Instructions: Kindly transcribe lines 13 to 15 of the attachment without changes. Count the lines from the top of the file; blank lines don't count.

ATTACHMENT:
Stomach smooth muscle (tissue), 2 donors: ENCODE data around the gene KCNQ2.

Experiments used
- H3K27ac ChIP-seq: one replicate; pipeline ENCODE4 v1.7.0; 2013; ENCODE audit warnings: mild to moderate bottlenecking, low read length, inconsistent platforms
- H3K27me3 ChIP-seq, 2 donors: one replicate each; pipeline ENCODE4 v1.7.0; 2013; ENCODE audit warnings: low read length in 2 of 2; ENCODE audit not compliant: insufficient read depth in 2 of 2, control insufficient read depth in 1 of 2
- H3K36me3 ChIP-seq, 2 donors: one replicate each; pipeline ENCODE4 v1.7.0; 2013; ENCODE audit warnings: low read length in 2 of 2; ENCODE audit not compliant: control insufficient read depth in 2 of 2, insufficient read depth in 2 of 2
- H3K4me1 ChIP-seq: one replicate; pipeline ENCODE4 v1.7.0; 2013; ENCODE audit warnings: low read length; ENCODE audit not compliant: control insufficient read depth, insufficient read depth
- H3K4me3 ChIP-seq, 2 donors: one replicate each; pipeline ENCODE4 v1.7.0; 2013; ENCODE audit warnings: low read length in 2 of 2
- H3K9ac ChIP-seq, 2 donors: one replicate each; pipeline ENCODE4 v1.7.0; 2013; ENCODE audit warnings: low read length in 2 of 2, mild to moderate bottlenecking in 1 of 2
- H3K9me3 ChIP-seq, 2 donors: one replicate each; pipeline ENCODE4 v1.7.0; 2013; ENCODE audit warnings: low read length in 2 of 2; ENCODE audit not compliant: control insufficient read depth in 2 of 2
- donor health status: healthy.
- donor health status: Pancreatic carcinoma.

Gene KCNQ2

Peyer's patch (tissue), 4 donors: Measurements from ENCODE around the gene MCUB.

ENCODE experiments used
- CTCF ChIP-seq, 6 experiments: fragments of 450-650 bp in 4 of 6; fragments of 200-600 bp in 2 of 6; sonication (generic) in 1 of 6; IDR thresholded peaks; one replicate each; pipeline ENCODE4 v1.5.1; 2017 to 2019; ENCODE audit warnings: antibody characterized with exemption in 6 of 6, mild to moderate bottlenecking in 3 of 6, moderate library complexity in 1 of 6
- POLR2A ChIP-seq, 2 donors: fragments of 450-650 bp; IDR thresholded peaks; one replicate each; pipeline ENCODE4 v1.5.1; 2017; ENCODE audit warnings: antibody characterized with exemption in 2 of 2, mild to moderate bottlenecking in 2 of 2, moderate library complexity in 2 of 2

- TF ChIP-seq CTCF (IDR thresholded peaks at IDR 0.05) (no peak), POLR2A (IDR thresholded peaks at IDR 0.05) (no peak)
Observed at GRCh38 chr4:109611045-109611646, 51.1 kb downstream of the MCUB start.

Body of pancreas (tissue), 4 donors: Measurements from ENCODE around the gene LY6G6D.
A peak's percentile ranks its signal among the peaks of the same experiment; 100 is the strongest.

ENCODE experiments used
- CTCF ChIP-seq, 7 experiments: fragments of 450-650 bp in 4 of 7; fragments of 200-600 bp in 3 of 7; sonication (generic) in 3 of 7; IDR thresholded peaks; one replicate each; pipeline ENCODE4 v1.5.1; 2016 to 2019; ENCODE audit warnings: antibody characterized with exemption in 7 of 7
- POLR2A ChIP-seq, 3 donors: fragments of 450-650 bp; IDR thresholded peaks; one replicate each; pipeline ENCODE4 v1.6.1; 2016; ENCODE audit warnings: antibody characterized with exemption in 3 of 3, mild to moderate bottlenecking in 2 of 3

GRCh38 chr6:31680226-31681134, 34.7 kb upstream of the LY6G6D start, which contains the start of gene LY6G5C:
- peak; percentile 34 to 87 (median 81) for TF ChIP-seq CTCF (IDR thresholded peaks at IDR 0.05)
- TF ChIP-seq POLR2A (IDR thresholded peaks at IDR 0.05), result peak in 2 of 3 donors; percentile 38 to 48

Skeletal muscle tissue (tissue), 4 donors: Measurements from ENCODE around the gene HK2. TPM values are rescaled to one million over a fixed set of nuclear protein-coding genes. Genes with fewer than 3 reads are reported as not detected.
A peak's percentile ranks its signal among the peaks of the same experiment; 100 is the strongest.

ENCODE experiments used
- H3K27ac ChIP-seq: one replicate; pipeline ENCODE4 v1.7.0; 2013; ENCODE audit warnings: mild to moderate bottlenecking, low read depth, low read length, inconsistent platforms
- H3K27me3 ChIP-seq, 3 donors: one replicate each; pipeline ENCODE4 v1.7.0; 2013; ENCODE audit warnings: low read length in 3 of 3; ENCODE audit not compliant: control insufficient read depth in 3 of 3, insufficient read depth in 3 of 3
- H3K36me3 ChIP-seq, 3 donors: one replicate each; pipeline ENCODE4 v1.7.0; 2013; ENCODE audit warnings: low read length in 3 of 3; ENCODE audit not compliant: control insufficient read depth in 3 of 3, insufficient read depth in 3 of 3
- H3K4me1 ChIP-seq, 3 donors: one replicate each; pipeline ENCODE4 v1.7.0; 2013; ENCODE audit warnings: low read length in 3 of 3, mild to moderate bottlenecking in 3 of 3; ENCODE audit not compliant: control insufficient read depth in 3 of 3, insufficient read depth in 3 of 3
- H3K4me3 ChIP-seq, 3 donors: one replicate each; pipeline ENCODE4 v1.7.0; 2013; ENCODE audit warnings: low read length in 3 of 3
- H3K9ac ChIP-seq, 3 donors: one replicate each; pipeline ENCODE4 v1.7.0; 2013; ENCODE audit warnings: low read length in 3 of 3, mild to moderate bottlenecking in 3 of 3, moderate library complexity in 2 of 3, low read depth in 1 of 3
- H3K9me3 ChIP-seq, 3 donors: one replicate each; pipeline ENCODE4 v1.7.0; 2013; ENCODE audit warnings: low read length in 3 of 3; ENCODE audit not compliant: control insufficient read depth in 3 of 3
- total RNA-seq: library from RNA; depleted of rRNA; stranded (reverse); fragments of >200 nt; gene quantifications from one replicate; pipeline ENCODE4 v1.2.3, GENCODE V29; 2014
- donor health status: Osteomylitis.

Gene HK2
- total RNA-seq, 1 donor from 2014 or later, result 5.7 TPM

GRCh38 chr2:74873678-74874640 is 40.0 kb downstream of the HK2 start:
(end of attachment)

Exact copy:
Peyer's patch (tissue), 4 donors: Measurements from ENCODE around the gene MCUB.

ENCODE experiments used
- CTCF ChIP-seq, 6 experiments: fragments of 450-650 bp in 4 of 6; fragments of 200-600 bp in 2 of 6; sonication (generic) in 1 of 6; IDR thresholded peaks; one replicate each; pipeline ENCODE4 v1.5.1; 2017 to 2019; ENCODE audit warnings: antibody characterized with exemption in 6 of 6, mild to moderate bottlenecking in 3 of 6, moderate library complexity in 1 of 6